GTA Tripping: Matthew's Finds
It seems like kitsch is often appreciated only superficially, in a spirit of "irony" or semi-contemptuous amusement. But for many others and often for myself, kitsch is a serious thing; a fine and powerful substance, a key to unlocking nostalgia.
Not too dang much, that's what. Or so it seemed to my travel partner and I as we hung out with Matthew, the proprietor of Matthew's Finds (formerly Bob's Antiques and Bygones, or so says the neon sign), a booth at the Fantastic Flea Market in the basement of the Dixie Outlet Mall.
Started by Matthew's grandfather (Bob, presumably), the booth is a sprawling collection of anything and everything, except, Matthew told us, "guns and the sick stuff," by which he meant extreme pornography. Satisfied with my existing collection of the aforementioned contraband, I asked him to show us around a bit.
The first thing he showed us was a wooden wagon wheel of about two meters in diameter from about 1880. It was, to his knowledge, the only one in existence. More remarkable than the size was that Matthew's grandfather and decades worth of customers couldn't explain it. Just what could one possibly do with a wheel that large? "They'd press it into the mud to make a mold for iron wheels," he said, and we believed him. Seven-foot iron wagon wheels, why not?
Moving on, he showed us his vinyl records, all 83,000 of them. We didn't notice any limited edition first-pressings of obscure krautrock records or anything, but there were plenty of the standards there, including Slim Whitman, the entire musical output of the 1980s and Harry Belafonte's Jump Up Calypso - in my opinion an essential piece in anyone's summertime collection.
Being firmly planted still in my pre-having-nice-stuff years, I was well turned on by the wide array of unique and mismatched cups and dinnerware. The comics and weird, inexplicable art pieces were also interesting.
Probably the coolest find, though, was Matthew himself. He was nervous (wanting to see my driver's license when I asked to take some photos), knowledgeable, and seemed to have a real appreciation for his work.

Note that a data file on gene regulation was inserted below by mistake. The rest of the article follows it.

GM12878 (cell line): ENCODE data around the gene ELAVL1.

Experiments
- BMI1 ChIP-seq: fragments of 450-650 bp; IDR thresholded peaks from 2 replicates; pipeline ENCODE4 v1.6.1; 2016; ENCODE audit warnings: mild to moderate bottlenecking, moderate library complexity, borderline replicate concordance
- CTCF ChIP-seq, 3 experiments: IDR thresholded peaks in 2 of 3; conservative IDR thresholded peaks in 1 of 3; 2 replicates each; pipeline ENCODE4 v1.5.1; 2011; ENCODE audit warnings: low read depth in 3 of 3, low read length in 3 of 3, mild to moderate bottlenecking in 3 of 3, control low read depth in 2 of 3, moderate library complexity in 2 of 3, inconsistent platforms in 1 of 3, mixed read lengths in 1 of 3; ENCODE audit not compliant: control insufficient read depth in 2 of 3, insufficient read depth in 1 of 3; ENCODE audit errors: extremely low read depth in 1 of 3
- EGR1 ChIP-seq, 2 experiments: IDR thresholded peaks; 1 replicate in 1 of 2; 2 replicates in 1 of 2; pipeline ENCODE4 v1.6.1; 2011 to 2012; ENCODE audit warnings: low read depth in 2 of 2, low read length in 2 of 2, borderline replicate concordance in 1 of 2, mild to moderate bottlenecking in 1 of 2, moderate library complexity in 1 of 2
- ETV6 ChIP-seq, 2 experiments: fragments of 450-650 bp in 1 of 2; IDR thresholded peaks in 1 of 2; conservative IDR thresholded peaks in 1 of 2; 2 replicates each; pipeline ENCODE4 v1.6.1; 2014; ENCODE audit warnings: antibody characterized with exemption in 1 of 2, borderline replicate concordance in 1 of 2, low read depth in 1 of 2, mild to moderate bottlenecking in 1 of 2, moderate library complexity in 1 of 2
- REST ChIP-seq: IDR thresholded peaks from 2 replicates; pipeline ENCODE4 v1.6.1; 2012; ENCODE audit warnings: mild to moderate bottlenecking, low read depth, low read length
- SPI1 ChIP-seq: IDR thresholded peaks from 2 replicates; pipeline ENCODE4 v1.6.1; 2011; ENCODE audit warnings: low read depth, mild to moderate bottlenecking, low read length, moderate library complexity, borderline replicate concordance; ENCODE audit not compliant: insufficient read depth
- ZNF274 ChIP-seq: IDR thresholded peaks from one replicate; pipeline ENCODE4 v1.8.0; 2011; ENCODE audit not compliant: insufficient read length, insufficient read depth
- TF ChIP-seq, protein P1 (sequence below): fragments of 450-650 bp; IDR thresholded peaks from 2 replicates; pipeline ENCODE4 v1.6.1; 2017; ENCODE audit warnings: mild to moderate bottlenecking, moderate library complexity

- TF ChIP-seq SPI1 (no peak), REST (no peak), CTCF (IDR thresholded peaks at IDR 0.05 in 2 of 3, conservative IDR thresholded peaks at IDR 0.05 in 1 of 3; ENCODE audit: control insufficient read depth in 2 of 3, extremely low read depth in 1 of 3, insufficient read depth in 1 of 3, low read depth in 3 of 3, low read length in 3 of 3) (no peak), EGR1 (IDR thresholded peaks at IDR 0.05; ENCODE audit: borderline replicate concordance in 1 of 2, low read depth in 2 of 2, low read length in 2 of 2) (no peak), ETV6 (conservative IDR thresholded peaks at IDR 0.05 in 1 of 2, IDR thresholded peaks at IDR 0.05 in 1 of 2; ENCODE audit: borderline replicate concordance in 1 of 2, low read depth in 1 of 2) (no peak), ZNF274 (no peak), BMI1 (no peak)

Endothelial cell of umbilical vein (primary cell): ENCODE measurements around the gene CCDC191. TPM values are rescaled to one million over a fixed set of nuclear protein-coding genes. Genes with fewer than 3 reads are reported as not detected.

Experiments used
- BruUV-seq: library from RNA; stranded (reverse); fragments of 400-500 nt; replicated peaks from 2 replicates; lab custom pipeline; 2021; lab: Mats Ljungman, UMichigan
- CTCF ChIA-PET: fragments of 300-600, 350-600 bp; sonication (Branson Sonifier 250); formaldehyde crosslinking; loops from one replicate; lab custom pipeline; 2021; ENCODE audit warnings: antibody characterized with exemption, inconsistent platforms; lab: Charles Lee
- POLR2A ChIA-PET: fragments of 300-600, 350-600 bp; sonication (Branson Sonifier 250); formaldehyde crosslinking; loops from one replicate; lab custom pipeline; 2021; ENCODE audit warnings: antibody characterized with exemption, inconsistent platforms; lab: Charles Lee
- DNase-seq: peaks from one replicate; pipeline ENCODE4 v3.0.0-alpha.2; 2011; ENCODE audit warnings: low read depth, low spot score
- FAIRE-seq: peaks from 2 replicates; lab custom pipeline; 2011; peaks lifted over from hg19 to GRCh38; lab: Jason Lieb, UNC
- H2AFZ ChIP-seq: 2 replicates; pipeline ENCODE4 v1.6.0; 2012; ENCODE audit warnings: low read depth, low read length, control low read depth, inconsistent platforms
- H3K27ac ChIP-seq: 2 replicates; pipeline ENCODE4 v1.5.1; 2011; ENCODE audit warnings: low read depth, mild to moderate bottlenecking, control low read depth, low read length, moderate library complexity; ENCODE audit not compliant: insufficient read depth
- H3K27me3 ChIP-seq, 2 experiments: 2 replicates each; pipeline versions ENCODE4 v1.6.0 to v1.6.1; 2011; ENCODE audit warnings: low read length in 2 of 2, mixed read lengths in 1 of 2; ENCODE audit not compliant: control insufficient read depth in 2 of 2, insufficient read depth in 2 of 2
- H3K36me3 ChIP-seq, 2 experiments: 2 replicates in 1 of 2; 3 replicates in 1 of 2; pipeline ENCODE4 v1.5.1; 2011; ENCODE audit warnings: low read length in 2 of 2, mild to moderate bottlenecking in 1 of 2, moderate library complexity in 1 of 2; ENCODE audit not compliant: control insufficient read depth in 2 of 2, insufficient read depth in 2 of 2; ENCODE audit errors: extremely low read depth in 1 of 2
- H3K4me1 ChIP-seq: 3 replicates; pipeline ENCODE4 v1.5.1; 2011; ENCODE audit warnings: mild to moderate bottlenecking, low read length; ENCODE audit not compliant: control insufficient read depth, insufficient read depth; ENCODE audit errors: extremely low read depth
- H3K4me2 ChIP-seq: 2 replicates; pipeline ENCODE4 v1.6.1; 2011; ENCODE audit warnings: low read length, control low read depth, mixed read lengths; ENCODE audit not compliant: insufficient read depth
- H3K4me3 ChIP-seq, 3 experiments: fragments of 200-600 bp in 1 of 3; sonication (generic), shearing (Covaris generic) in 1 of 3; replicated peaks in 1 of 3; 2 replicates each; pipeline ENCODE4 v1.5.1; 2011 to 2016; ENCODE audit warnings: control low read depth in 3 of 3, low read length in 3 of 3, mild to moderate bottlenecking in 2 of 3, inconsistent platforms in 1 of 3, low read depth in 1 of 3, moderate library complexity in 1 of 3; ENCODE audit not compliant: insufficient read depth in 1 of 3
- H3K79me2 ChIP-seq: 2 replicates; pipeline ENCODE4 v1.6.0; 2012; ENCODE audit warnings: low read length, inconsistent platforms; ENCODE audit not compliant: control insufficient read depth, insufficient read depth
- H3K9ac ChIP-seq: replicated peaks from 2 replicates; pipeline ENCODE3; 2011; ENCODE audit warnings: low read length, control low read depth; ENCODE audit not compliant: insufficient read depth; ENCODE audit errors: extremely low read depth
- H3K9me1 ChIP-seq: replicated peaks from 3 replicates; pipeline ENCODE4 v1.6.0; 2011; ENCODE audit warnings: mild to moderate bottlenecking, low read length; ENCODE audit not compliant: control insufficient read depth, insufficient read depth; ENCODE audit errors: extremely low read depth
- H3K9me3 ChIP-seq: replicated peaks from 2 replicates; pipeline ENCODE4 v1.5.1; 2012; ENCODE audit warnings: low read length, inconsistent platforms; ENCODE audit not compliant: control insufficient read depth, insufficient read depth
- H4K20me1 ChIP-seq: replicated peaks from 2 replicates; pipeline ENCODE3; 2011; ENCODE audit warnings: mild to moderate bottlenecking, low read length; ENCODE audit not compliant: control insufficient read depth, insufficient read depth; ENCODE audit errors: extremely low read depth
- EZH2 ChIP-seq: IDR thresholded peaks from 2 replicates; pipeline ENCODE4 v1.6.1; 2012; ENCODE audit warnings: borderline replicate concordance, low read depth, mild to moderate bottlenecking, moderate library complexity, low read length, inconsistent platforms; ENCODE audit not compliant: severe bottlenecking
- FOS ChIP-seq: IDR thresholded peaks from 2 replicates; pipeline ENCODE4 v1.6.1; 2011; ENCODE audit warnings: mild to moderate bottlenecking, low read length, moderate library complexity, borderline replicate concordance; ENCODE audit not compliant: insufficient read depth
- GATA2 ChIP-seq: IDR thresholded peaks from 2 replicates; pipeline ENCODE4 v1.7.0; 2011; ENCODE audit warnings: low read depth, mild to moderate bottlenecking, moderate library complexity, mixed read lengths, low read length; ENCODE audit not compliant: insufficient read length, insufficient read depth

And, yeah, he definitely reminded us of Fred Savage, which gave us a doubly-nostalgic feeling, like watching re-runs of The Wonder Years while sitting in your grandmother's attic.
Scanning the rest of the flea market we found plenty of other interesting stuff, though nothing quite topped Matthew's Finds. Most of the front-end of the market is dedicated to cell-phone booths doing brisk business, but as we wandered deeper, the goods as well as the proprietors got older and more interesting.
Walking through the aisles, every second booth we saw sold Chinese-built novelty swords or daggers, and we debated a long while about who exactly would buy them. Only kids, we concluded, would want to buy them, but what parent is going to give their child a 3-foot broadsword? We also noticed that there seemed to be an inordinate amount of Nazi relics, though none of the vendors of these items would let me take photos.
When asking the price of certain objects, my travel partner and I received entirely different quotes, and one vendor, obviously hip to some upcoming analogue-fetish market, had a VHS tape of Wayne's World on sale for $32.
A mutual friend had tipped us off to the Fantastic Flea Market, and we caught almost every highlight he had mentioned to us, save for the following, which he enjoyed on his last trip: an inept magic show, a woman burning DVDs to order, and a booth with nothing more than a couch where one could pay $5 to sit and play X-Box. Next time, Gadget, next time!
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